Through taking part in Participatory Video people can grow in self-esteem, value their knowledge, reflect on local issues, share perspectives, identify commonalities and ways forward. This process leads to critical thinking and collective local action. Here are some examples from InsightShare projects.
In this article Chris Lunch (InsightShare Co-Founder & Co-Director) describes how PV methods can be integrated into mainstream political decision making. He uses a InsightShare project that was carried out in Turkmenistan to argue that PV holds the key to delivering those often repeated, hollow slogans about inclusion, participation and people-led research and development, by illustrating how PV provides an opportunity for rural people to document their own knowledge and to express their wants from their own viewpoints.
Residents of Oxford's boating community made this film to fight against the closure of their boatyard to make way for a housing development scheme. In Part 1, members of the local house boat community explain how important it is to have the boatyard near their house.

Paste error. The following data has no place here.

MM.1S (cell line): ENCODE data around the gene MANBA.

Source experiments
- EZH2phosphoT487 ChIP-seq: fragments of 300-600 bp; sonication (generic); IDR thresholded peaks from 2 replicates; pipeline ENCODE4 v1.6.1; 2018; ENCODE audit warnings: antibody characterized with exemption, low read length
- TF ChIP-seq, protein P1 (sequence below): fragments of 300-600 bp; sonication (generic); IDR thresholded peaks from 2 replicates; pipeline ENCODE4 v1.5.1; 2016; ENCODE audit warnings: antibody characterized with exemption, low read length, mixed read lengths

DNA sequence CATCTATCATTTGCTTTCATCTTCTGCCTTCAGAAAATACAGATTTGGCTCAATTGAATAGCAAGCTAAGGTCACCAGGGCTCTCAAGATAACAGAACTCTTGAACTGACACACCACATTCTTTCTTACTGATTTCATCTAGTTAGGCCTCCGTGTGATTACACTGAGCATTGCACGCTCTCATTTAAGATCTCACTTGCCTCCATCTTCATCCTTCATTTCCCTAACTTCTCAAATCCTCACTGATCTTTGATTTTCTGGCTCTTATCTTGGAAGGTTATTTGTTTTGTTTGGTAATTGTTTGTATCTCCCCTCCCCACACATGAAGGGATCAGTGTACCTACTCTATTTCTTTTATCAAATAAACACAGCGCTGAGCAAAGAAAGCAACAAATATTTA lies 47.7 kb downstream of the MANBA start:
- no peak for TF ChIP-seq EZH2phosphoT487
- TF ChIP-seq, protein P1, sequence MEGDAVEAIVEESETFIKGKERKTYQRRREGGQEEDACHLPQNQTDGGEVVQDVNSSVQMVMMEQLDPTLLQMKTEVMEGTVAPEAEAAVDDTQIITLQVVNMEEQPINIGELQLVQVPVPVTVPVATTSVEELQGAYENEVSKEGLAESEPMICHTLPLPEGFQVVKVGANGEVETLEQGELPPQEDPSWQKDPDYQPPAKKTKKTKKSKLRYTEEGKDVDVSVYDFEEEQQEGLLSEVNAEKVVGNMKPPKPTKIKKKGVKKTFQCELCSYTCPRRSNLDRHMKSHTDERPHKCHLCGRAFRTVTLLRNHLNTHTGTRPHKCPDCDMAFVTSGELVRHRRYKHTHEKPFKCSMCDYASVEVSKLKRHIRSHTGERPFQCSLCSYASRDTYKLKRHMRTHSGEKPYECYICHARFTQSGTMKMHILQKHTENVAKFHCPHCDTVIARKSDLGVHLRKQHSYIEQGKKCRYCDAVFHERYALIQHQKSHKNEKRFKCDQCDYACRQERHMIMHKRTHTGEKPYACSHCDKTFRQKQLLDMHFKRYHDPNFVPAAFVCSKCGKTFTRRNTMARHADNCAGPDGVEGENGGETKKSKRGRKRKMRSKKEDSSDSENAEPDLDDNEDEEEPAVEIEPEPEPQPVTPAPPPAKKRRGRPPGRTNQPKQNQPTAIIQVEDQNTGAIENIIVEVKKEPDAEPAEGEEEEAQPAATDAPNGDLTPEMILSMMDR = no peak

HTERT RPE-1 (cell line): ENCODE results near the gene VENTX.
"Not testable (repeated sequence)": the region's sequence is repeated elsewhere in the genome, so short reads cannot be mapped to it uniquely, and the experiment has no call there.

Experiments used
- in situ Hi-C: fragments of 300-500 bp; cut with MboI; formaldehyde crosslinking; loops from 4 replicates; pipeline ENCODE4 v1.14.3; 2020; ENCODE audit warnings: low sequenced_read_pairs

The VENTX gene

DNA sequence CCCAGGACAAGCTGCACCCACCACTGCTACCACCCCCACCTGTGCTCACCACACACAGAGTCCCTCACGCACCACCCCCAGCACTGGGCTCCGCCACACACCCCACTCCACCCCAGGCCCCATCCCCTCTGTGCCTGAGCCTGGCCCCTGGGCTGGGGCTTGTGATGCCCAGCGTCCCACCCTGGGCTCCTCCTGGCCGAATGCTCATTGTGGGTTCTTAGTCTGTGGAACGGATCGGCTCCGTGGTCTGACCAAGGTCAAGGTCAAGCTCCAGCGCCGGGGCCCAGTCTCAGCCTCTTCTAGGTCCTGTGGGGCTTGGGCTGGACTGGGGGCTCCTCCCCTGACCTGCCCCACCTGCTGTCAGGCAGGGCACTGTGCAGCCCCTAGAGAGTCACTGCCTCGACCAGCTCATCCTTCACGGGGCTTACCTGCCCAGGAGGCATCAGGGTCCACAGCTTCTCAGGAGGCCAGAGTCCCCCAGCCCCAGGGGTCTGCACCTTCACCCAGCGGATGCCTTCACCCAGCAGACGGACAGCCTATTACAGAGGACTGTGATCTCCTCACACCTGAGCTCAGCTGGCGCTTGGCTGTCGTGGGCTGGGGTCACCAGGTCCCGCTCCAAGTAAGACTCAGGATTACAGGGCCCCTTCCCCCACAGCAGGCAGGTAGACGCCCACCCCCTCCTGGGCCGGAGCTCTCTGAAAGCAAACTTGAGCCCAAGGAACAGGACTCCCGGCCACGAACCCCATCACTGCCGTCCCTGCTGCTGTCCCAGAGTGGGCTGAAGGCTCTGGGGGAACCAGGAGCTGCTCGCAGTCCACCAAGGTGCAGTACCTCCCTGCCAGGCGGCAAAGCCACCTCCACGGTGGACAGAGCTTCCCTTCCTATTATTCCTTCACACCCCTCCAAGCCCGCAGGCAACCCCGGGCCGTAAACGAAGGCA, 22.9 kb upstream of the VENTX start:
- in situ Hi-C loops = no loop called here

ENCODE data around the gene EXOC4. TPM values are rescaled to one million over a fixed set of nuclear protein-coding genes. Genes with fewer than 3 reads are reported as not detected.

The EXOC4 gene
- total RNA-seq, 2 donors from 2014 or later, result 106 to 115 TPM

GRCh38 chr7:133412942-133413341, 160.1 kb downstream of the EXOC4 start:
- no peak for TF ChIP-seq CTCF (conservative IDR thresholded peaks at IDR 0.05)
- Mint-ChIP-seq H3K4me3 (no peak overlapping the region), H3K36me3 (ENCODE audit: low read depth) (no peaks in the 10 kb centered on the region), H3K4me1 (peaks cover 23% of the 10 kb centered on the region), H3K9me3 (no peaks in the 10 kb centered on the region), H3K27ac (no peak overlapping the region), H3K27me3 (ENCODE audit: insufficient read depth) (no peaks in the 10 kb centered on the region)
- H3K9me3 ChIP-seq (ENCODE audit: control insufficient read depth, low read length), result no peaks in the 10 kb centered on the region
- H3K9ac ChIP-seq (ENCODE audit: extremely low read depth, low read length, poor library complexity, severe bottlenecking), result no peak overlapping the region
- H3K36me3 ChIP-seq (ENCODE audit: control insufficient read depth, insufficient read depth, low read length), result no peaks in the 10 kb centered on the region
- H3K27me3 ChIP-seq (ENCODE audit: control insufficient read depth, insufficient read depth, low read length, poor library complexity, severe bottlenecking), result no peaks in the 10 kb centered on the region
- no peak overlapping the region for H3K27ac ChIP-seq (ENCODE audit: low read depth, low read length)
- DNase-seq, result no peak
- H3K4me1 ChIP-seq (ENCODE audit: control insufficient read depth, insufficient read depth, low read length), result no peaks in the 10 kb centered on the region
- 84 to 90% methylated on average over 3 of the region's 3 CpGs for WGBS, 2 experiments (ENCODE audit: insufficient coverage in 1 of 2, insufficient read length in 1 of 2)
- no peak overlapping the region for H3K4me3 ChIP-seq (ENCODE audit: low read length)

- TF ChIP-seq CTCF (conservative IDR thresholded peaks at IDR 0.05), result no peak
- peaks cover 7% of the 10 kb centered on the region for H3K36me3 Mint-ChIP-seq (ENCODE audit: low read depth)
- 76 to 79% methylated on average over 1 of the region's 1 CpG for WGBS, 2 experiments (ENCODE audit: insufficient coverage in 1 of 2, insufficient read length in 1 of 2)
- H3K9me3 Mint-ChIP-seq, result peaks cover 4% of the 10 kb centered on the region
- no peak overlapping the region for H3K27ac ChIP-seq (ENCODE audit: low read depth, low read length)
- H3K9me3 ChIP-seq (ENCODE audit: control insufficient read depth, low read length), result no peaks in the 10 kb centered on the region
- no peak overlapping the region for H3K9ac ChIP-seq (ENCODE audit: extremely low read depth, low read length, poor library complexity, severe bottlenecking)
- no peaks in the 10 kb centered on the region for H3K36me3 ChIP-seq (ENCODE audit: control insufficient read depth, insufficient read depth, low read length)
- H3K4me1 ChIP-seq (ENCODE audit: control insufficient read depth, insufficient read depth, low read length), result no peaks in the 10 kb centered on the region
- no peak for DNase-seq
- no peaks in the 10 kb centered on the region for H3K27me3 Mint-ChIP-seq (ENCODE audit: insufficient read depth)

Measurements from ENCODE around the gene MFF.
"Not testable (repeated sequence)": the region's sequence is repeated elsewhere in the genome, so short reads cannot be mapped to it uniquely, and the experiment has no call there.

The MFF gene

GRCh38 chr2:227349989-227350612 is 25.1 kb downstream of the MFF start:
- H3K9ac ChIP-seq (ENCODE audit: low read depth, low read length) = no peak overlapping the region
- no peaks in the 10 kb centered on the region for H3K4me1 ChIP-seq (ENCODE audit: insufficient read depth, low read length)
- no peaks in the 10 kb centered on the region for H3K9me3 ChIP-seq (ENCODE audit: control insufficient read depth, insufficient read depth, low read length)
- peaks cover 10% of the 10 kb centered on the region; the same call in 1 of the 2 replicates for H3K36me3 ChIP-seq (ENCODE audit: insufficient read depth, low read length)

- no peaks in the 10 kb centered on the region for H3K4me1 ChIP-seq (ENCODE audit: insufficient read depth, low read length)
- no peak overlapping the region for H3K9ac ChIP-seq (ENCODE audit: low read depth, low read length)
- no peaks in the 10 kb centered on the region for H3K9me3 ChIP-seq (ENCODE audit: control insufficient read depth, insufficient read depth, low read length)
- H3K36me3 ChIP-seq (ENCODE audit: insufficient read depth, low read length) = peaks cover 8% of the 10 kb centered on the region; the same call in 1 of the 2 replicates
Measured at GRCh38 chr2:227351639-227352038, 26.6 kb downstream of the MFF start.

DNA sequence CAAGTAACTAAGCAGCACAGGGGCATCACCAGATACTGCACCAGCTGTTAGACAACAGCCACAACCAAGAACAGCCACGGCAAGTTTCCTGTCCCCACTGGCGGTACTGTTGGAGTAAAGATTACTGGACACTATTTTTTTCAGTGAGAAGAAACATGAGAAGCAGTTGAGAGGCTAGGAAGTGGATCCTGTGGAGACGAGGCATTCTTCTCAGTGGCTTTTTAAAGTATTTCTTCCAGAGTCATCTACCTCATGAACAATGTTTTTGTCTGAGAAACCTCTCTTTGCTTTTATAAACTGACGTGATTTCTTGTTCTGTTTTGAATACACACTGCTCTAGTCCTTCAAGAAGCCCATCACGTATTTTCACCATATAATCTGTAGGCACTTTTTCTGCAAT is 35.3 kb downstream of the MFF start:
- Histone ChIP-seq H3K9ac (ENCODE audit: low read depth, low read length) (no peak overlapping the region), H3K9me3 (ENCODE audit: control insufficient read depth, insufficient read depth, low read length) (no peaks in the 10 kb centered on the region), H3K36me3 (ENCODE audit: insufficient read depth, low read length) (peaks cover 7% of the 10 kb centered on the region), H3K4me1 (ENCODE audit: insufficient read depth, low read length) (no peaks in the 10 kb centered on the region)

Residents of Oxford's boating community made this film to fight against the closure of their boatyard to make way for a housing development scheme. The videos helped the residents put a stop to the development plans which would have destroyed their boatyard.
The result of a Participatory Video consultation process, this film describes how solar power became more than just a means of renewable energy for these remote desert shepherding villages. Each family receiving a solar installation contributed one ewe and one lamb to a collectively managed flock. These flocks gave the communities a new kind of power; the ability to carry out local actions and make their own positive changes
In this article Chris Lunch (InsightShare Co-Founder & Co-Director) uses a InsightShare project that was carried out in Turkmenistan to illustrate how PV films about farmer innovation and experimentation can help to bring farmers' own voices and images to the attention of policymakers in agricultural research and development (ARD).
This programme began with a Participatory Video project carried out in Turkmenistan’s Kara Kum desert in 1999. High levels of outward migration were threatening the long-term survival of these remote deserts villages. Community members had talked about their visions for their village. Many felt that electricity would improve their lifestyles and encourage people to stay in the desert.